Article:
Vinyl siding costs about $4-$7 per square foot to install. The total cost to install vinyl siding on your home will depend on the house's size, whether you want insulated or non-insulated siding, labor costs in your area and other factors. For example, the cost for a medium-grade vinyl siding project with 3/8-inch insulation is $5 per square foot.
Vinyl siding cost:
|Non-insulated vinyl siding||$4-$5/sq. ft.|
|Insulated vinyl siding||$6-$7/sq. ft.|
Source: Gordian/RS Means. Costs are rounded to the nearest dollar and include material and labor to demolish and install 10-inch non-insulated solid vinyl and insulated solid vinyl siding panels.
Vinyl siding is a popular choice for many homeowners. It's affordable, easy to maintain and versatile — you can find vinyl siding in many different styles, colors and grades. However, prices can fluctuate depending on these characteristics. Keep reading to learn more about the different price factors and how to estimate the total cost of vinyl siding for your next home project.
What's in this cost guide?
Vinyl siding square foot prices range from $1-$6. However, prices can be lower (or higher) if you choose to reinstall your vinyl siding or demolish it and install new siding.
Vinyl siding prices per square foot:
|Install only||$4-$6/sq. ft.|
|Demolish and install||$5-$7/sq. ft.|
Source: Gordian/RS Means. Costs are rounded to the nearest dollar and include material and labor to install 10-inch non-insulated solid vinyl and insulated solid vinyl siding panels.
Vinyl siding prices are typically calculated on a square-foot basis. However, they're sometimes priced by the square. Each "square" covers 100 square feet. The cost of vinyl siding per square is roughly $180-$200, according to the Craftsman National Construction Estimator.
|Siding materials||Cost per square|
The cost per square (or per square foot) ultimately depends on the grade, materials and style that you want.
Using the $4-$6 square foot price to install vinyl siding, here's a look at how much it might cost to install vinyl siding to your house:
|Total square footage||Estimated cost range|
Keep in mind that a siding contractor will measure your home to ensure you have enough material to cover it. However, you can do some measurements on your own to get a rough idea of how much siding you'll need. For example:
- Measure the height and width of your home's exterior to get the total square footage.
- Measure your doors, windows and other areas that will not be covered by siding as well.
- Then, subtract the uncovered areas from the total amount.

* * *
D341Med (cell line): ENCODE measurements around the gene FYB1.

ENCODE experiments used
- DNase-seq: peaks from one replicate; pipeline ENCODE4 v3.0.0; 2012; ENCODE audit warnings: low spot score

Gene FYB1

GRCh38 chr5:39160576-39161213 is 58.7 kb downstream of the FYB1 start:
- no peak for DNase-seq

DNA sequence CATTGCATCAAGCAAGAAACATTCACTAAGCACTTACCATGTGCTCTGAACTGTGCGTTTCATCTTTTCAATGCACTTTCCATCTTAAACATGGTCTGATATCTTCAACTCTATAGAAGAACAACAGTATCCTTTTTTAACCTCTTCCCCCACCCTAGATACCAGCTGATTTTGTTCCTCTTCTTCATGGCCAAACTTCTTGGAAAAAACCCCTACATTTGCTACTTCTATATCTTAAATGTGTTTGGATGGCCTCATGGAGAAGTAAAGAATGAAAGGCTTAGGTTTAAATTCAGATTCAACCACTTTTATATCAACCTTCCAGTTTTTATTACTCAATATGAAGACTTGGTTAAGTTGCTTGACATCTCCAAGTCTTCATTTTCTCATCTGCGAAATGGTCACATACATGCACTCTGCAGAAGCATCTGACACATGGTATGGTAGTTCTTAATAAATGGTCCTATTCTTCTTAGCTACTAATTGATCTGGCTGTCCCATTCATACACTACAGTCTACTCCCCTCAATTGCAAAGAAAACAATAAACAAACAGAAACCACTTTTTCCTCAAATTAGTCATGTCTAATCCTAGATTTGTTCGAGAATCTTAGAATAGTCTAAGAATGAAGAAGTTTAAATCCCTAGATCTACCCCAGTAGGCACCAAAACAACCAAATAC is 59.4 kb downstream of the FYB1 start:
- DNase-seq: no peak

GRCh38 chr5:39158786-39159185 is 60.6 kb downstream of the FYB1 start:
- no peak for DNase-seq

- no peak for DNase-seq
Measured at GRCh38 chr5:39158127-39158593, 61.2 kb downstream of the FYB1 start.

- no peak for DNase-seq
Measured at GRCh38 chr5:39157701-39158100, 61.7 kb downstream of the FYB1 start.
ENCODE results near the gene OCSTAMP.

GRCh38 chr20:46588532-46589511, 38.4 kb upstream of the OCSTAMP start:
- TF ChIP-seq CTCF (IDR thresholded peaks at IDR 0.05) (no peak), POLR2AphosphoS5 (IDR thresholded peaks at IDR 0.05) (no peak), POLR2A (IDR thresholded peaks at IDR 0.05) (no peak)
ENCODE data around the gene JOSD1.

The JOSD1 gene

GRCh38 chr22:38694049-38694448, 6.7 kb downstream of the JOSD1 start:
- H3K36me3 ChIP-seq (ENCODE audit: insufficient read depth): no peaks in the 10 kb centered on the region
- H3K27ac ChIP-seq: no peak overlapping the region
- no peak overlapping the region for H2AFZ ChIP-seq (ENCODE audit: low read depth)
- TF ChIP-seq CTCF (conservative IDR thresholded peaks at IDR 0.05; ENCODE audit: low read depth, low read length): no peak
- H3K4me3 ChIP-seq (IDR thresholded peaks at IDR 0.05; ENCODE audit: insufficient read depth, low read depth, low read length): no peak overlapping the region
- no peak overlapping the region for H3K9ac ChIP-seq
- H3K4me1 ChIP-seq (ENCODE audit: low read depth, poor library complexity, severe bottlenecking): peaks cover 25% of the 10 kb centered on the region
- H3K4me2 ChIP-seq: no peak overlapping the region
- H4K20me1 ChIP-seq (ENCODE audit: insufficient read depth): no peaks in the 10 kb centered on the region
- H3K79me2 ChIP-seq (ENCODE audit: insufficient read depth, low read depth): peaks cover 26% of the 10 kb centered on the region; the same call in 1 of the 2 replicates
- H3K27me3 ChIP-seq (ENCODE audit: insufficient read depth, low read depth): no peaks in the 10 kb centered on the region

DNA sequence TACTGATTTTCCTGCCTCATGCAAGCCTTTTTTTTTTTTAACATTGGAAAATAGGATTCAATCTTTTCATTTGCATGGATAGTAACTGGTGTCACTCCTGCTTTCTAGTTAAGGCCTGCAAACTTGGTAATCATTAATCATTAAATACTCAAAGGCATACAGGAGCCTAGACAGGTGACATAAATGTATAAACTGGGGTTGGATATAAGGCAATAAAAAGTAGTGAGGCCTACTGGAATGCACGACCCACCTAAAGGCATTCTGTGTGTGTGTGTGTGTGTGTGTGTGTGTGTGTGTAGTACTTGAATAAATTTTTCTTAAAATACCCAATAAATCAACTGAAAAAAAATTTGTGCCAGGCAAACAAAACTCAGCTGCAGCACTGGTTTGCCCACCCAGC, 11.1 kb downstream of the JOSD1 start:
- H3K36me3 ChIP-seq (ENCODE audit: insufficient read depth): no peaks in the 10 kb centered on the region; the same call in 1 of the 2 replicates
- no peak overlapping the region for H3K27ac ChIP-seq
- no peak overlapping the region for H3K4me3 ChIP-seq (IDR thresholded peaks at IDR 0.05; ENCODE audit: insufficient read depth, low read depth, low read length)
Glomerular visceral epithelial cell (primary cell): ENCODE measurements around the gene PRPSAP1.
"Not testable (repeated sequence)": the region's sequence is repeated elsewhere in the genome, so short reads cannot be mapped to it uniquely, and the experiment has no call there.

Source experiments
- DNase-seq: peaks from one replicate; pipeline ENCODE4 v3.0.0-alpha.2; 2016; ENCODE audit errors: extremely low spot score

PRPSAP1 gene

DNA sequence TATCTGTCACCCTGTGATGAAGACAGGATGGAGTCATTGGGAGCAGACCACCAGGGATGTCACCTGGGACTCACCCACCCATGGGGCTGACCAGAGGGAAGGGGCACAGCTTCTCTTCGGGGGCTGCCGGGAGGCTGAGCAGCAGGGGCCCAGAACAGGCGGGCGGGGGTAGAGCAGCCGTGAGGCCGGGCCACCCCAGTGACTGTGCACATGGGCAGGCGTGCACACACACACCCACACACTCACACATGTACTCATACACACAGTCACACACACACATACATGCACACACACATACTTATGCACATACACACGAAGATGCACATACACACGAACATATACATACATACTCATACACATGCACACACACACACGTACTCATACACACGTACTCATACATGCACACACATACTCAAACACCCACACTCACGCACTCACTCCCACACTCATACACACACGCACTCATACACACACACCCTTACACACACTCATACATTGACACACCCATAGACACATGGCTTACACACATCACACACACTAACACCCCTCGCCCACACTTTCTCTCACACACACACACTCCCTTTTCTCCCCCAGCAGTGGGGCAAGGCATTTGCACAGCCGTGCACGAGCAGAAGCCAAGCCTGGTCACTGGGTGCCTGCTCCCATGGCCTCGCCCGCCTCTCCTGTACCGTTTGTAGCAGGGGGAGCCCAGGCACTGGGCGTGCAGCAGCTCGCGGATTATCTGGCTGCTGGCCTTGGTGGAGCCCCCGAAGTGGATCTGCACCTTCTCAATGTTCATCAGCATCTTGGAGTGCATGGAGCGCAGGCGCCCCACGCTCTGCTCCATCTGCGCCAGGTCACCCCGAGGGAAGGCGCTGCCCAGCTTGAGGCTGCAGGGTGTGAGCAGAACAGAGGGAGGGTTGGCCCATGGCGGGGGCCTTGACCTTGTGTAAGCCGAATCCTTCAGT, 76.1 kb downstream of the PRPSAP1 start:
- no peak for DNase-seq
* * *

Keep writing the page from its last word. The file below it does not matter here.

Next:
- Add an extra 5-10% of siding just in case you make any mistakes. (It's also a good idea to order additional siding for future repairs or replacement).
Vinyl siding materials cost approximately $70-$90 per square (or $0.70-$0.90 per square foot). Thickness and color will impact vinyl siding prices, too. Here's a look at how thickness and color impact cost:
|Thickness and color||Cost per square|
|.040" (light colors)||$180|
|.040" (dark colors)||$204|
|.042" (light colors)||$198|
|.042" (dark colors)||$202|
|.044" (most colors)||$201|
Source: Craftsman. Costs are rounded to the nearest dollar.
Materials and style options
Vinyl siding can mimic the look of exterior wood siding at a fraction of the cost of the real thing. Unlike wood, it doesn't need painting, it won't warp or twist, and it can stand up to termites. It lasts 20-40 years, so the long-term cost is low.
There are three basic types of vinyl siding. Each mimics a different type of wood siding, and siding installation prices vary by style:
Board and batten designs look like alternating narrow and wide wood planks. It's sometimes called barn siding, and it gives a home a classic look.
Shake looks like the wood shingles found in traditional architecture. It comes in a variety of shingle shapes and sizes, including:
- Rough split shake, which has irregularly sized shingles that look hand-hewn like cedar siding
- Round cuts, also called fish scale or half-round shingles that go with Victorian or bungalow-style homes
- Classic shake that has uniformly sized shingles
Clapboard has a profile that imitates horizontal boards. It's also called "traditional lap" or "horizontal lap board."
In addition to wood-style siding, vinyl stone siding is also available in various stone colors, shapes and textures. Stone siding is pricier than the vinyl siding styles listed above and will increase the total cost of your project.